Guest Post by Samuel Martínez
David Brooks’ New York Times op-ed, “The Underlying Tragedy,” debates a major truth: there is no such thing as a “natural disaster,” only natural adversities for which humans are better or worse prepared to cope. He spins so many mistruths from that insight, however, that the “tough love” approach that he seems to recommend for Haiti seems destined to produce a lot of toughness (and most of that verbal) with little “love.”
We’ve already seen it multiple times that hurricanes leave vastly disproportionate damage from one island in the Antilles to the next. And we’ve seen that poverty coefficient do its ghastly math specifically in Haiti as recently as 2008 when four hurricanes caused thousands of deaths there while taking a much lower toll in human life in neighboring Cuba, where severe storm damage also happened.
No doubt about it: people in countries where poverty reigns, communication infrastructure is deteriorating, and state institutions are weak are unjustly vulnerable to seeing their lives and families wrecked by natural disasters.
And the fact that we’ve seen such disparities be manifested many times before (albeit on a smaller scale of destruction than Tuesday’s quake) also raises questions about why Haiti was so badly prepared.
That said, it is an obscenity for Brooks to blame the magnitude of the disaster on Haitian culture at the very moment when these, ostensibly culturally-impaired people are literally throwing their shoulders to concrete in a last effort to save loved ones, neighbors and even strangers, for whom the rescuers care for no reason other than they all are human.
As a cultural anthropologist I could talk for hours about the Rove-esque dimensions of attacking Haiti precisely at its culture, the one area where it is generally understood to be “rich.”
But just what is the point of Brooks’ blanket denunciation of an entire people’s way of life?
Surely, in response to a disaster of this magnitude there must be blame enough to go around. How about apportioning some criticism also to the Western governments that have pledged billions in recent years to Haitian reconstruction while actually giving much less?
The answer (to Why blame the culture?) becomes more clear as Brooks goes on and likens what he styles as Haiti’s patho-cultural syndrome to Black inner-city teenagers suffering from diminished expectations and habits of blaming others for their own shortcomings. Nothing matches up in Brooks’ linkage of Harlem and Port-au-Prince — the comparison is a total clunker — nothing matches up, that is, other than a discourse of veiled white supremacy designed to blame Blacks for whatever ill God and man throws their way and to provide a white-dominated state with a standing excuse for doing too little, too late.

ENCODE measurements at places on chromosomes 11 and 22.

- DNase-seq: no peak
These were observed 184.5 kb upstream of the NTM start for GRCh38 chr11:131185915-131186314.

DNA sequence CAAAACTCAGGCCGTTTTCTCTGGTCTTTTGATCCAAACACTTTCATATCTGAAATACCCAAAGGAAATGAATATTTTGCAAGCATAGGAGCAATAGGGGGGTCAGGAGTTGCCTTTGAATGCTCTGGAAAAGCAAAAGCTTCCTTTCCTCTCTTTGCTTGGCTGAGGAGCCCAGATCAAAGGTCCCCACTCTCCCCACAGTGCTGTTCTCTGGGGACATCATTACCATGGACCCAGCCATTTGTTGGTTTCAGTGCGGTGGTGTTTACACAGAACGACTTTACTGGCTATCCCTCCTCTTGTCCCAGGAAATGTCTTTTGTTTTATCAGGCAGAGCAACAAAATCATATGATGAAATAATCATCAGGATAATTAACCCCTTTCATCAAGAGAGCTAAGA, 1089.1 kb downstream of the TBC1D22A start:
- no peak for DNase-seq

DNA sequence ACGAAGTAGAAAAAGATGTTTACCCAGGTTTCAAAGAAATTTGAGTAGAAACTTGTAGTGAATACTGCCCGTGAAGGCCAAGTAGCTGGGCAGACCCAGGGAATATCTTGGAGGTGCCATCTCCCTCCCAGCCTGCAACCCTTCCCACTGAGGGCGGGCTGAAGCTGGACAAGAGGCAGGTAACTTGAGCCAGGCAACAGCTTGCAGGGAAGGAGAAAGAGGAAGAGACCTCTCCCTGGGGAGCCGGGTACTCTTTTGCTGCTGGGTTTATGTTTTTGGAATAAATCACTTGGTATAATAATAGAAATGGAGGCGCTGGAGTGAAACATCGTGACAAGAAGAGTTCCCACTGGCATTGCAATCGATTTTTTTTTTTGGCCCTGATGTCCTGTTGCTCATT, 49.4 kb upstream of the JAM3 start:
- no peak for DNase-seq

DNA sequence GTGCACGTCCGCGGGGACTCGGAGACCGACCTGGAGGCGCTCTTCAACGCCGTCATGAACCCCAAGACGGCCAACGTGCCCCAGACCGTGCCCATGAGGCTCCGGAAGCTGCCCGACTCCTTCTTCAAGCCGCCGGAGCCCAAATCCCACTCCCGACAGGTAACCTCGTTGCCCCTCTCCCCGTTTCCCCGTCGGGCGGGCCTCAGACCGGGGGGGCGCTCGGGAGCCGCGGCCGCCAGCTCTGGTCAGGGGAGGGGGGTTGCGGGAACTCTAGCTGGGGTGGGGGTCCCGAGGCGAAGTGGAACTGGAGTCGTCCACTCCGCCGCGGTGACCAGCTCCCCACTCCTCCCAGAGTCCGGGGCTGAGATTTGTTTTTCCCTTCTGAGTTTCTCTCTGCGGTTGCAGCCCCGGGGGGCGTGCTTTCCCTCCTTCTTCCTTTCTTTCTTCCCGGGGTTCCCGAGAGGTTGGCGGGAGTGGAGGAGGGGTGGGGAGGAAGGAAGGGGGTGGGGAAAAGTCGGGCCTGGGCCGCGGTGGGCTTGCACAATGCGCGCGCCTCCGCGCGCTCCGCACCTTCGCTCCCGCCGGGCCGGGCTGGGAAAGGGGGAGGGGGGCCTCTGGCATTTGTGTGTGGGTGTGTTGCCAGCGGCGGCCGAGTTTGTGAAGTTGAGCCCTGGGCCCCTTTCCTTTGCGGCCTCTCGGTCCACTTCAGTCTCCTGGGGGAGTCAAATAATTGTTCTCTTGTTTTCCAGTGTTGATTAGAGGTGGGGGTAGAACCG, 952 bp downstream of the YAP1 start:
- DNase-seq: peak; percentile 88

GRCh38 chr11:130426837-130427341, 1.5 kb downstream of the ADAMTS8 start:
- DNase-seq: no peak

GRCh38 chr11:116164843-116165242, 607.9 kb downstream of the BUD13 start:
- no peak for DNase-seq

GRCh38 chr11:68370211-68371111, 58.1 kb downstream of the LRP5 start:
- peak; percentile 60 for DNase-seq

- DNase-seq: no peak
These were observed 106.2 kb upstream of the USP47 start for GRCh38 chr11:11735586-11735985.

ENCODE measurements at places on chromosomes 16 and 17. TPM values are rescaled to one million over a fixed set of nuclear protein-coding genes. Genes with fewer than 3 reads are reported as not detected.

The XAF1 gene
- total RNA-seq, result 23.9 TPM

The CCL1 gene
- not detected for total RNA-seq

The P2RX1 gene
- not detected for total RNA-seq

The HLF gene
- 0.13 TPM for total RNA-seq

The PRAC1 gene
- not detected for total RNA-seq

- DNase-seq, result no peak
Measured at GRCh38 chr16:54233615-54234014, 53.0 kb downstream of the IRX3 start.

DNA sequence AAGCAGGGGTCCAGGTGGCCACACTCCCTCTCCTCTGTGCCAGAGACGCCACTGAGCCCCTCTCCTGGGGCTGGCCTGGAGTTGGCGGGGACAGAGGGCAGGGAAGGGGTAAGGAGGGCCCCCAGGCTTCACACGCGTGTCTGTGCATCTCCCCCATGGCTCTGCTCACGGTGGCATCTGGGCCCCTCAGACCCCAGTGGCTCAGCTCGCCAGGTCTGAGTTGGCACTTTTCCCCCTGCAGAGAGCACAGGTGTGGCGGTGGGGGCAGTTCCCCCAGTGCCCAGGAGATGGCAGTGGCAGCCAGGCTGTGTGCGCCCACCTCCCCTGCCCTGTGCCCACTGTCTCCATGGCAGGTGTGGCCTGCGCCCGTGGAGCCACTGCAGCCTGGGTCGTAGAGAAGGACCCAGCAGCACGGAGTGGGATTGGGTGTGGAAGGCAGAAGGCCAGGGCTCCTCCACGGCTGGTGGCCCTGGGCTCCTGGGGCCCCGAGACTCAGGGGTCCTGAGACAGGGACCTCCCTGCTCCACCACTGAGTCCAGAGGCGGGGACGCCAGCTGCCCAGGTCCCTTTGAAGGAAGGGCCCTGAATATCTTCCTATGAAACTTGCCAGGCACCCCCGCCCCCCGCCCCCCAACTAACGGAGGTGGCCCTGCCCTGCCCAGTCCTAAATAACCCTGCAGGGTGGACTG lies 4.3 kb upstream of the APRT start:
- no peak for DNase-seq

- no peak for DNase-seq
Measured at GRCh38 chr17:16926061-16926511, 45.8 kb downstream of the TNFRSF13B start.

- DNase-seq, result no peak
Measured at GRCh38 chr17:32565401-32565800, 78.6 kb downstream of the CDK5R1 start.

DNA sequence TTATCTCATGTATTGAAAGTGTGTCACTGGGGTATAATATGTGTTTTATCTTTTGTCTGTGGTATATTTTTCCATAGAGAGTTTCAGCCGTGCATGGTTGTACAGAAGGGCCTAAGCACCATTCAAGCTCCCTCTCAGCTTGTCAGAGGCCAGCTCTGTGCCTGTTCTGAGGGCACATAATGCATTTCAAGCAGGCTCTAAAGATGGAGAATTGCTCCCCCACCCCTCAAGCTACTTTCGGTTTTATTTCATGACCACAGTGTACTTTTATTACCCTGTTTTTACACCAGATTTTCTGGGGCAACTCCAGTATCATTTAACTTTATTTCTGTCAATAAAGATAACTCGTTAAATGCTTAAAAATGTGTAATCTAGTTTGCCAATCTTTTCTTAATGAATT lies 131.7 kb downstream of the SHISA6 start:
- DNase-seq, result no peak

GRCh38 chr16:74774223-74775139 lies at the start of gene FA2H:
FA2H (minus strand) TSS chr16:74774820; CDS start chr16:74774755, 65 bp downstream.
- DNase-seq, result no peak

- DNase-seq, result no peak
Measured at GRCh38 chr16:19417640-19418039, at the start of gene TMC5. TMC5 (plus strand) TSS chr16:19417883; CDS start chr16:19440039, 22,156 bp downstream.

And now that we’re on the topic of disaster, avoidable human costs, and blame, does the name “Katrina” mean anything to Mr Brooks?
Is there no decency? Is there no sensitivity to race-baiting among the editorial staff of our nation’s leading news outlet? Of course there isn’t and never has been in relation to Haiti. I can’t even so help thinking that Brooks’ “The Underlying Tragedy” is one more sign of how coarse the political right’s discourse has gotten in just the last year. With all the racially-coded vitriol of the last months still in the air, should we be surprised that blame is the only thing right-wing commentators will say Haitians deserve in plenty?
Samuel Martínez is an Assistant Professor in the Department of Anthropology at the University of Connecticut.
Image: “Haiti Earthquake” by Flickr user United Nations Development Programme, licensed by Creative Commons.